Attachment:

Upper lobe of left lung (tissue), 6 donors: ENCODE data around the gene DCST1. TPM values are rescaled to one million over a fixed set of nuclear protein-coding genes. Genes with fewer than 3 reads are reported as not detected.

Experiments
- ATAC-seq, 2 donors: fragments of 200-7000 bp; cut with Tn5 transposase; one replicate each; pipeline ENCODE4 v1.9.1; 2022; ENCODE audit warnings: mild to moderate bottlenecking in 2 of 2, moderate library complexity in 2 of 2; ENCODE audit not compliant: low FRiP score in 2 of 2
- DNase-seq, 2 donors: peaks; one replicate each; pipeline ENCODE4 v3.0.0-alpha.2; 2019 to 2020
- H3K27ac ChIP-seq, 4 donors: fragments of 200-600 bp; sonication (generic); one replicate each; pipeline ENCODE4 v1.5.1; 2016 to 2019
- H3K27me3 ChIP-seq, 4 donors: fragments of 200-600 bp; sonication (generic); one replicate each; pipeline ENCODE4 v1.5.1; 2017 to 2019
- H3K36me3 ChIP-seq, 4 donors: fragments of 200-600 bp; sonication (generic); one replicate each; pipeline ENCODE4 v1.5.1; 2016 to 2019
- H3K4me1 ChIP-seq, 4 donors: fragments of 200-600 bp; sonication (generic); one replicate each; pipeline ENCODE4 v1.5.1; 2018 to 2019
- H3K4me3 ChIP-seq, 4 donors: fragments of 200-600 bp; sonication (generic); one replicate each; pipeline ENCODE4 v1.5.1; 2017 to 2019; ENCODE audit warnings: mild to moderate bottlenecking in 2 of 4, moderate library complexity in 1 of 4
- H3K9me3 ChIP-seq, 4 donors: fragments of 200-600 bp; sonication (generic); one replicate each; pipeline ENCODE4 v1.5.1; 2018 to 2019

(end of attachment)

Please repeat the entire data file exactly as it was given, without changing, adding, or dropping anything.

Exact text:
Upper lobe of left lung (tissue), 6 donors: ENCODE data around the gene DCST1. TPM values are rescaled to one million over a fixed set of nuclear protein-coding genes. Genes with fewer than 3 reads are reported as not detected.

Experiments
- ATAC-seq, 2 donors: fragments of 200-7000 bp; cut with Tn5 transposase; one replicate each; pipeline ENCODE4 v1.9.1; 2022; ENCODE audit warnings: mild to moderate bottlenecking in 2 of 2, moderate library complexity in 2 of 2; ENCODE audit not compliant: low FRiP score in 2 of 2
- DNase-seq, 2 donors: peaks; one replicate each; pipeline ENCODE4 v3.0.0-alpha.2; 2019 to 2020
- H3K27ac ChIP-seq, 4 donors: fragments of 200-600 bp; sonication (generic); one replicate each; pipeline ENCODE4 v1.5.1; 2016 to 2019
- H3K27me3 ChIP-seq, 4 donors: fragments of 200-600 bp; sonication (generic); one replicate each; pipeline ENCODE4 v1.5.1; 2017 to 2019
- H3K36me3 ChIP-seq, 4 donors: fragments of 200-600 bp; sonication (generic); one replicate each; pipeline ENCODE4 v1.5.1; 2016 to 2019
- H3K4me1 ChIP-seq, 4 donors: fragments of 200-600 bp; sonication (generic); one replicate each; pipeline ENCODE4 v1.5.1; 2018 to 2019
- H3K4me3 ChIP-seq, 4 donors: fragments of 200-600 bp; sonication (generic); one replicate each; pipeline ENCODE4 v1.5.1; 2017 to 2019; ENCODE audit warnings: mild to moderate bottlenecking in 2 of 4, moderate library complexity in 1 of 4
- H3K9me3 ChIP-seq, 4 donors: fragments of 200-600 bp; sonication (generic); one replicate each; pipeline ENCODE4 v1.5.1; 2018 to 2019